Some regular readers of my blog might wonder why I often write negatively about technology. After all, this is a blog, right? Isn’t that the epitome of modern technology? And don’t we regularly hear about the Pope encouraging both the clergy and the laity to embrace technology to further the Gospel?
Yes, all this is true. And I’m not anti-technology. I use the Internet for an average of 8 hours each weekday (for both work and leisure), I have worked in the technology field for over 15 years, I have six computers in my house, I own an iPhone, I am on Facebook, and I maintain a blog (I draw the line at Twitter). Clearly I’m not a Luddite. Yet I am also not a technology evangelist. Why? I have seen first-hand the dangers too much dependence on technology can have on the spiritual life.
One thing I often notice is whenever the Pope or other church official makes a “pro-technology” comment, it makes headlines on Catholic blogs and tweets, yet the warnings that usually follow the comment are left out. A case in point is the pope’s recent comments encouraging involvement on the Internet. Father Federico Lombardi, director of the Vatican press office, followed those comments with some words of caution:
“The believer who ventures with enthusiasm and with courage into the world of social communications — boiling over every day with extraordinary technological novelties, from the iPod to the iPhone to the iPad — must know well the goal that guides him so that he is not taken captive by fascination for the means and thus loses his way.”
“And the goal,” the spokesman recalled, “is encountering God, who is the ultimate meaning of the relationships of dialogue, friendship and sharing that the Web makes possible today.”
“The traps that fill the pathways of cyberspace are countless,” Father Lombardi acknowledged, “from superficiality to falsehood to perversion. But there are also many users who seek friendship, truth and goodness.”
“Taken captive”: strong words which, I believe, accurately describe the pull of modern technology on many people. Technology has changed from a means to an end, and we can see an example of this in the fascination with Apple’s new iPad. For months people waited with bated breath for its release and rumors flew as to what capabilities it would have. Most of the discussion did not center as much around how it would help one to do certain tasks better, but instead on how cool it would be to have a device that can do [fill in the blank]. And in the end, the primary focus of the iPad was not productivity, but passive leisure. Now you can surf the web from your couch!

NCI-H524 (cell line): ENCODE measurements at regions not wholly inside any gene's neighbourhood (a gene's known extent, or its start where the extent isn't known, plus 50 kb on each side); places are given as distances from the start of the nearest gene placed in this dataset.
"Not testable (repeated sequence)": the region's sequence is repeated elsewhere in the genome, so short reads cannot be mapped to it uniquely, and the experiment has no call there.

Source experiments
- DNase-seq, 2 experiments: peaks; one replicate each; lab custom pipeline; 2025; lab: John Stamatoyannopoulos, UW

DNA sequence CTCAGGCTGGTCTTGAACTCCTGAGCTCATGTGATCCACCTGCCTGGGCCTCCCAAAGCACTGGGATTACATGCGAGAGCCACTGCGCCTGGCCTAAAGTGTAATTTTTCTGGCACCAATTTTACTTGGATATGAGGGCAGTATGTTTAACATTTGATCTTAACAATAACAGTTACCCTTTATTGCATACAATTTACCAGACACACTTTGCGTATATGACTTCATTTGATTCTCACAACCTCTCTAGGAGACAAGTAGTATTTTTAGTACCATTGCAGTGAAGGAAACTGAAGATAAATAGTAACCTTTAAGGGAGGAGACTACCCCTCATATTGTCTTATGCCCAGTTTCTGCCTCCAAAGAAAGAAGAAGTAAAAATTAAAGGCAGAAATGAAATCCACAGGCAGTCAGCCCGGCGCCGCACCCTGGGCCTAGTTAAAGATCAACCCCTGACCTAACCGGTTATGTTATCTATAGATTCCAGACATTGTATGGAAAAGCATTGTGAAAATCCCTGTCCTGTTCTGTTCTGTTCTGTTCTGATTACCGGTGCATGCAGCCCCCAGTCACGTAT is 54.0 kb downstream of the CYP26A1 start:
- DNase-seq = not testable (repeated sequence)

Note that I am not saying that the iPad, or owing an iPad, is immoral. But the inordinate fascination with it and all new technology is spiritually unhealthy. One of the things an over-emphasis on technology does is that it dehumanizes us. When our primary contact with the outside world is through a screen, we begin to lose a certain sense of the sacredness of each human person. Consuming a steady diet of violence, sex, and disasters via TV, video games or the Internet desensitizes us to the human reality behind it. We can see the extreme form of this desensitization in this news story:
This technological marvel is considered a breakthrough because it can “interact”, through artificial intelligence, with its owner. We see this and are rightly disgusted, but how far away is it from someone who spends every waking hour interacting with Facebook “friends”? Is it not in both cases someone who is filling the need for human interaction with technology instead of real, physical human interaction?
Simply calling modern technology a “tool” whose morality is wholly dependent on its use (or abuse) is not the answer, either. We need to recognize that many modern technologies are more ripe for abuse than older ones. Yes, a knife can be used to cut carrots or cut a child’s neck, but nothing in the knife itself gears you to one action over the other. Many of the technologies today, however, actually lead one to spiritually unhealthy lifestyles by their very nature. Thus, we must be on guard at all times that, as Fr. Lombardi stated, “the goal is encountering God, who is the ultimate meaning of the relationships of dialogue, friendship and sharing that the Web makes possible today.”
St. Isadore, pray for us!